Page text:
New Zealand observers of the long drawn-out death throes of the euro-zone might be excused for finding it hard to understand what is going on. They will have lost count of the number of times that Europe’s leaders have proclaimed that they have yet again found a permanent solution to the euro-zone’s ills.

    The difficulty is compounded by the determination of Europe’s leaders – born of either self-delusion or a deliberate intention to deceive – to describe the worsening crisis in deeply misleading terms.

    As Brian Fallow explained in these pages last week, the talk in Berlin and Paris is all about deficits. The crisis is caused, we are told, because euro-zone governments have irresponsibly spent like drunken sailors and have allowed their deficits to spiral out of control. This narrative is of course very congenial to fiscal conservatives.

    The facts, however, tell a quite different story. Virtually all of the euro-zone governments, with the exception of Greece, have maintained a generally prudent stance, either staying in surplus or running deficits well within the 3% limit dictated by the Maastricht Treaty.

    There have been of course occasions when individual governments have, for a short time and for good reason, temporarily run deficits above the 3% limit. And interestingly, these supposed miscreants have included those governments that are now leading the charge to tighten the rules yet further.

    Even the Greek deficit is to be explained in terms that do not correspond with the story told by Merkel and Sarkozy. Greece is as much a victim as a culprit. Greece was never going to live with the monetary regime required by membership of the euro-zone and imposed from Berlin. It was the attempt to do so, without being allowed the usual remedies for lack of competitiveness offered by exchange rate and monetary policy that led directly and predictably to Greece’s current woes.

    What was true of Greece is also true – to varying degrees – of many other euro-zone countries. It is the futility of the attempt to require so many diverse economies, at different stages of development and with such different interests, to subject themselves to a single and largely inappropriate monetary policy, that is the true explanation of the euro-zone’s difficulties. The deficit contagion is the result and not the cause of the crisis.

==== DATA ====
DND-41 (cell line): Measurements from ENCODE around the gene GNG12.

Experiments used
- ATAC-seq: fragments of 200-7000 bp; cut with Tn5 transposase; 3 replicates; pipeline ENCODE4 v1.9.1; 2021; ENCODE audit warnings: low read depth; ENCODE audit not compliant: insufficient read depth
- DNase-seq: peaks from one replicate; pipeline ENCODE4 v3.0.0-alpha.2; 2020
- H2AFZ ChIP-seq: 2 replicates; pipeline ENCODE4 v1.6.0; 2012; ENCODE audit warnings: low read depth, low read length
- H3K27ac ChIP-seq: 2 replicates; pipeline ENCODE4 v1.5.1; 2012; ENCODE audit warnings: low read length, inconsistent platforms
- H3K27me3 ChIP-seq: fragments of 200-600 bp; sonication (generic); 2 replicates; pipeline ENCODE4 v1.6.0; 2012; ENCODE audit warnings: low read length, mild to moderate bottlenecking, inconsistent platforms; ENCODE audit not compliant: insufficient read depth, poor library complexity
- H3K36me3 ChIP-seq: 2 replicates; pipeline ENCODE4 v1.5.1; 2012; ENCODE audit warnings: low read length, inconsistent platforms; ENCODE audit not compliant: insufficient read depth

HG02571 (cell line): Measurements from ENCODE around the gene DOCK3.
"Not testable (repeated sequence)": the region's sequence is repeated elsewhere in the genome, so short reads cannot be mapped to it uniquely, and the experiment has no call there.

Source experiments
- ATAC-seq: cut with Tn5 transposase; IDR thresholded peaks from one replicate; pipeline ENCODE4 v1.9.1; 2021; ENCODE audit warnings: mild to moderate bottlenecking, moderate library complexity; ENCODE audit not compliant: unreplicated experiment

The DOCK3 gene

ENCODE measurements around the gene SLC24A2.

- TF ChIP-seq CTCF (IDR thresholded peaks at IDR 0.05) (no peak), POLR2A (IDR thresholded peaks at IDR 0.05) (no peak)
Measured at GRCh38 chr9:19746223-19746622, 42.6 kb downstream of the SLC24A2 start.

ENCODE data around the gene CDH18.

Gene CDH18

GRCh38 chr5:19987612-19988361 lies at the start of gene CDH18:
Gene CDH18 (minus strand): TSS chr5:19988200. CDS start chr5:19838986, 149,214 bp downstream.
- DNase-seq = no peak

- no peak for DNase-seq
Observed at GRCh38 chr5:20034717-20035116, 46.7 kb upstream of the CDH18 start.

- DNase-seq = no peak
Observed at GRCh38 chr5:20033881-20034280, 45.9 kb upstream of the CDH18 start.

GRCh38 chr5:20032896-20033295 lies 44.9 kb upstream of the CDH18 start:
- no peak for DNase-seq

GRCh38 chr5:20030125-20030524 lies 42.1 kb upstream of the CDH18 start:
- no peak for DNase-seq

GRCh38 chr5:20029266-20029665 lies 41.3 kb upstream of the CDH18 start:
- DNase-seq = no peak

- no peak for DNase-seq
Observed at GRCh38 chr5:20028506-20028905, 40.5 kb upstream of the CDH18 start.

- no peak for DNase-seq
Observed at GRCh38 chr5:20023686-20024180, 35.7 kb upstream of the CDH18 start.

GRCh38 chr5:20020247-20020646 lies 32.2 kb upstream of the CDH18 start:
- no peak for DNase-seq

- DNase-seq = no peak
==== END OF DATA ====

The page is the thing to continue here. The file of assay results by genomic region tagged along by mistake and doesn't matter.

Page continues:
Not surprisingly, the mis-diagnosis of the malaise has led to a succession of misplaced remedies and, worse, a failure to grapple with the problem that demands and is susceptible to an immediate solution – the need to ensure that Europe’s banking system does not grind to a halt for lack of liquidity. That failure has placed the global economy in extreme danger of a double-dip recession.

    But it is the longer-term outlook for Europe that is even more depressing. The so-called “solution” agreed in Brussels will simply make matters worse. Far from releasing member countries from an economic straitjacket, Europe’s leaders have decided in their wisdom to give the lock a double turn.

    If the new arrangement holds, which seems doubtful, this would simply condemn Europe to an economic policy that makes it inevitable that half the European economy will, in effect, have to close down. Without access to exchange rate and monetary policies suited to their own circumstances, many euro-zone countries will collapse under the burden of policy dictated from Berlin. And just to make doubly sure, the new arrangement will tighten the rules and impose severe penalties for any breaches.

    Committing Europe’s diverse economies to a one-size-fits-all blueprint would be bad enough. But the dangers are compounded because the blueprint is in fact a recipe for increased austerity across the board, whatever the needs of individual economies. Germany may prosper in conditions decided in Berlin; others will not be so fortunate.

    The remedy for threatened recession is apparently that euro-zone governments must retrench, and achieve a fiscal balance at whatever cost, even if it means running their economies into the ground and thereby making their deficits worse. Such policies applied across Europe will simply drive the European economy into depression.

    Democracy, of course, has played no role in any of this. The people of Europe are required only to bear the burdens of policy failure, not to express an opinion. In implementing the Brussels agreement, no consultation with democratic opinion across Europe is to be countenanced. Elected governments are to be supplanted by a political elite who, pinning their hopes on a political mirage rather than economic reality, are perfectly prepared to defy experience and common sense.

    Does any of this matter to us? A failure of the European banking system, and a renewed financial crisis, would certainly hurt us. Our overseas borrowing, for example, would become much more expensive and difficult – and a prolonged European recession would also depress our major export markets.

    But we should also be aware that the issues being played out in Europe have their echo here, albeit on a much smaller scale. The attempt to outlaw steps that elected governments in future might wish to take, for example, to get people back to work is not limited to Europe. Our own newly elected government has, it seems, signed up in its agreement with Act to do just that.

    Bryan Gould

    11 December 2011

    This article ws published in the NZ Herald on the 13th of December